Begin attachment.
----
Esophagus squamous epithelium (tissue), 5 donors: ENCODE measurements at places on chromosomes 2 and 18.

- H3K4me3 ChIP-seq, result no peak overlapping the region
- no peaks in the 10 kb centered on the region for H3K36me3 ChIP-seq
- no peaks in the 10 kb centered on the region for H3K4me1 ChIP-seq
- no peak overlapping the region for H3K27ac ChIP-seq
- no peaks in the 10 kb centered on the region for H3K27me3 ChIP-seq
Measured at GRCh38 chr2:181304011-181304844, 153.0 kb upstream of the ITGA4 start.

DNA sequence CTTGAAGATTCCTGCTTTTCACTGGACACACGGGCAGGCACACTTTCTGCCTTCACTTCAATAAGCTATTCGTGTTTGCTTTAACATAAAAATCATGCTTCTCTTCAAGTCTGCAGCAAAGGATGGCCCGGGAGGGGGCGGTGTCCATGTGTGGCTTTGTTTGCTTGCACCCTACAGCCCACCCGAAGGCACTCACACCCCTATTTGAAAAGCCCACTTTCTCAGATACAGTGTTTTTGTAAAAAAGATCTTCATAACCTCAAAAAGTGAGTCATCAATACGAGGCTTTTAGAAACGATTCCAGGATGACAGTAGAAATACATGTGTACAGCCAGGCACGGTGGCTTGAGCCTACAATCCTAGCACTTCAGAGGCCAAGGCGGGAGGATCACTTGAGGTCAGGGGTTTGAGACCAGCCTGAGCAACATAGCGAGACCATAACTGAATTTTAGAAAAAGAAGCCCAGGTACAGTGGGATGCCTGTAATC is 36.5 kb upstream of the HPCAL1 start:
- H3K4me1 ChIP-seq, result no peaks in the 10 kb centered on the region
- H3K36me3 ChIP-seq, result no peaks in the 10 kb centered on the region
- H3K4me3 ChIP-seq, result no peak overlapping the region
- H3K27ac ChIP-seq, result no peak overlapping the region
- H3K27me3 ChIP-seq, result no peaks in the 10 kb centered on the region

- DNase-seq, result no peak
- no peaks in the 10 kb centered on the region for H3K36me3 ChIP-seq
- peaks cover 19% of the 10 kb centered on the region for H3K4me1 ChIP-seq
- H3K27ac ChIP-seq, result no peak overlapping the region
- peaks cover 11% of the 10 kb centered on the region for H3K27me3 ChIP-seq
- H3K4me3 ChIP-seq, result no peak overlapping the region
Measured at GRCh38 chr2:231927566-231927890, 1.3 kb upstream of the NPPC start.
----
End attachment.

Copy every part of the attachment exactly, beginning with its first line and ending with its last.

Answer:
Esophagus squamous epithelium (tissue), 5 donors: ENCODE measurements at places on chromosomes 2 and 18.

- H3K4me3 ChIP-seq, result no peak overlapping the region
- no peaks in the 10 kb centered on the region for H3K36me3 ChIP-seq
- no peaks in the 10 kb centered on the region for H3K4me1 ChIP-seq
- no peak overlapping the region for H3K27ac ChIP-seq
- no peaks in the 10 kb centered on the region for H3K27me3 ChIP-seq
Measured at GRCh38 chr2:181304011-181304844, 153.0 kb upstream of the ITGA4 start.

DNA sequence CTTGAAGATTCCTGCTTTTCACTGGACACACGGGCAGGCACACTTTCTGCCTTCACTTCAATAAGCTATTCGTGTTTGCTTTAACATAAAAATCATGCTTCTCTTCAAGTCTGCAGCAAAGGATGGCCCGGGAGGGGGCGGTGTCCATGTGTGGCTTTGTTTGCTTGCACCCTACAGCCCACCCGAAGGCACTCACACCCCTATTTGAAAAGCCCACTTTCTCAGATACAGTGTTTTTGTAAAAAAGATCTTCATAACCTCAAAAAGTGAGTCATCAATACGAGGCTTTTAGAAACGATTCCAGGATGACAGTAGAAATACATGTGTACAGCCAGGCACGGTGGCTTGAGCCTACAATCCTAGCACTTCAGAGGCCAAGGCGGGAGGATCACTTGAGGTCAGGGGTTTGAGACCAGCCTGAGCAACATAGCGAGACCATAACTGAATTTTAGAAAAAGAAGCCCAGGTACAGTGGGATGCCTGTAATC is 36.5 kb upstream of the HPCAL1 start:
- H3K4me1 ChIP-seq, result no peaks in the 10 kb centered on the region
- H3K36me3 ChIP-seq, result no peaks in the 10 kb centered on the region
- H3K4me3 ChIP-seq, result no peak overlapping the region
- H3K27ac ChIP-seq, result no peak overlapping the region
- H3K27me3 ChIP-seq, result no peaks in the 10 kb centered on the region

- DNase-seq, result no peak
- no peaks in the 10 kb centered on the region for H3K36me3 ChIP-seq
- peaks cover 19% of the 10 kb centered on the region for H3K4me1 ChIP-seq
- H3K27ac ChIP-seq, result no peak overlapping the region
- peaks cover 11% of the 10 kb centered on the region for H3K27me3 ChIP-seq
- H3K4me3 ChIP-seq, result no peak overlapping the region
Measured at GRCh38 chr2:231927566-231927890, 1.3 kb upstream of the NPPC start.